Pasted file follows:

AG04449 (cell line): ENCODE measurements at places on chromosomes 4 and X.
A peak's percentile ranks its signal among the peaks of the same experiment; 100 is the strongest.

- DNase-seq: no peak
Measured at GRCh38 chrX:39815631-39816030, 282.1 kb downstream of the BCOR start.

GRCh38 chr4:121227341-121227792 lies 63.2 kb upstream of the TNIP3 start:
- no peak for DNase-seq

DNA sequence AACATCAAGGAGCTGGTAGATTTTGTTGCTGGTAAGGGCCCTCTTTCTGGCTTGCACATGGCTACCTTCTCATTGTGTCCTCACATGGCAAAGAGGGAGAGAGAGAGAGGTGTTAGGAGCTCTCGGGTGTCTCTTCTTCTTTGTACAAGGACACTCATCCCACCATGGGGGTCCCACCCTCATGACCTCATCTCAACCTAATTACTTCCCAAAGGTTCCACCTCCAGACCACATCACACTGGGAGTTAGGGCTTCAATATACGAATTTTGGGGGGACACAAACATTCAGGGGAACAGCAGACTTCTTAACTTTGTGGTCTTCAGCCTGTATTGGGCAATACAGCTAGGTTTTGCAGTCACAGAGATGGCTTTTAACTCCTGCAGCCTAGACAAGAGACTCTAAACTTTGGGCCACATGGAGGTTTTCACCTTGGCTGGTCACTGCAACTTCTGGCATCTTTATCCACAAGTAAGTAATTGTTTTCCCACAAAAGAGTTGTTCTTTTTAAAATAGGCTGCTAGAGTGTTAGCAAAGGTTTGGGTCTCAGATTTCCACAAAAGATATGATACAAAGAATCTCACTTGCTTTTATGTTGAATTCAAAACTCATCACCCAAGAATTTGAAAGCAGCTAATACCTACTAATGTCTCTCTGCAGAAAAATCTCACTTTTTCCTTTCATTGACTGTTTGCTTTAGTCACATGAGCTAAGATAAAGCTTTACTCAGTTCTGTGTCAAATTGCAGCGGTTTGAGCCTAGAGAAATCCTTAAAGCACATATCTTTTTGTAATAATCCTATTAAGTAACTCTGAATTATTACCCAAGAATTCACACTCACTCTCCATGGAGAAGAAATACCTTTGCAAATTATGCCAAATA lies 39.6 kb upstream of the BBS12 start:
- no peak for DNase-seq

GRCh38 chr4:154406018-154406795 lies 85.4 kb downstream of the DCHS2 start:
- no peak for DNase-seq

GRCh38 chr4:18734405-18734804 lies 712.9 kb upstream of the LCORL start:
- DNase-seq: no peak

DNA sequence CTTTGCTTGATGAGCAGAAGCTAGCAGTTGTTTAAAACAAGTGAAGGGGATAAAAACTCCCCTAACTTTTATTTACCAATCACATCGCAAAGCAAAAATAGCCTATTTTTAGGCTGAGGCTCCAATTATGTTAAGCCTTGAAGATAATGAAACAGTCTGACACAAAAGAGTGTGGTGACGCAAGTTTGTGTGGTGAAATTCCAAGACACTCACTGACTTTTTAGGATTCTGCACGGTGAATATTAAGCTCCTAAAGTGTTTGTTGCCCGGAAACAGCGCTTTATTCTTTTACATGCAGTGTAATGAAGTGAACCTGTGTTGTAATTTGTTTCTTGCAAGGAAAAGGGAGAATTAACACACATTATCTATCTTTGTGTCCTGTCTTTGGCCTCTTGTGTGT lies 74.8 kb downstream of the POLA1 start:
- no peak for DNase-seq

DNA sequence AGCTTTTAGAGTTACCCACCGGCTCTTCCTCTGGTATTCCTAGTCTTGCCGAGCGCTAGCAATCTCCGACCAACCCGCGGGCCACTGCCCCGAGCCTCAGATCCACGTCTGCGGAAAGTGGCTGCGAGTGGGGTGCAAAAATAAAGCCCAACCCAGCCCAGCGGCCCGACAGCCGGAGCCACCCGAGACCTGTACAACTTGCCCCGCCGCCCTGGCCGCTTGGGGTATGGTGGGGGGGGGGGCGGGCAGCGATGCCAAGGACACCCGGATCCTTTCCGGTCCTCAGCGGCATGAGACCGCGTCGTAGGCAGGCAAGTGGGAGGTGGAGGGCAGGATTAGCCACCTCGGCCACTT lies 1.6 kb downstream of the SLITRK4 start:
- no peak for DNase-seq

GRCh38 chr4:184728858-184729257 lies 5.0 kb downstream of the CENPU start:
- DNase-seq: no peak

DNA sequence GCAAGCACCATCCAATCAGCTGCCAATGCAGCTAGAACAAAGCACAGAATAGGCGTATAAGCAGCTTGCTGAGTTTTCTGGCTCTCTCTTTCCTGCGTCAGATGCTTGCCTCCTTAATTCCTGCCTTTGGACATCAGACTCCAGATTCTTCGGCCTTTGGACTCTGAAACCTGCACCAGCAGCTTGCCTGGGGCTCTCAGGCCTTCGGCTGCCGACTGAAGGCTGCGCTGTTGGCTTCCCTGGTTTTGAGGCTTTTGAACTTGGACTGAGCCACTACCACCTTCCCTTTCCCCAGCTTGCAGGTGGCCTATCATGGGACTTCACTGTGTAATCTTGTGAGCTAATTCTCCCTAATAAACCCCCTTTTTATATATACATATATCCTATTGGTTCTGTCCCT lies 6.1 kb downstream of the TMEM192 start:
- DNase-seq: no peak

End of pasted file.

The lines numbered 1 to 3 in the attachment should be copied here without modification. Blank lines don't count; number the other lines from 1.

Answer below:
AG04449 (cell line): ENCODE measurements at places on chromosomes 4 and X.
A peak's percentile ranks its signal among the peaks of the same experiment; 100 is the strongest.

- DNase-seq: no peak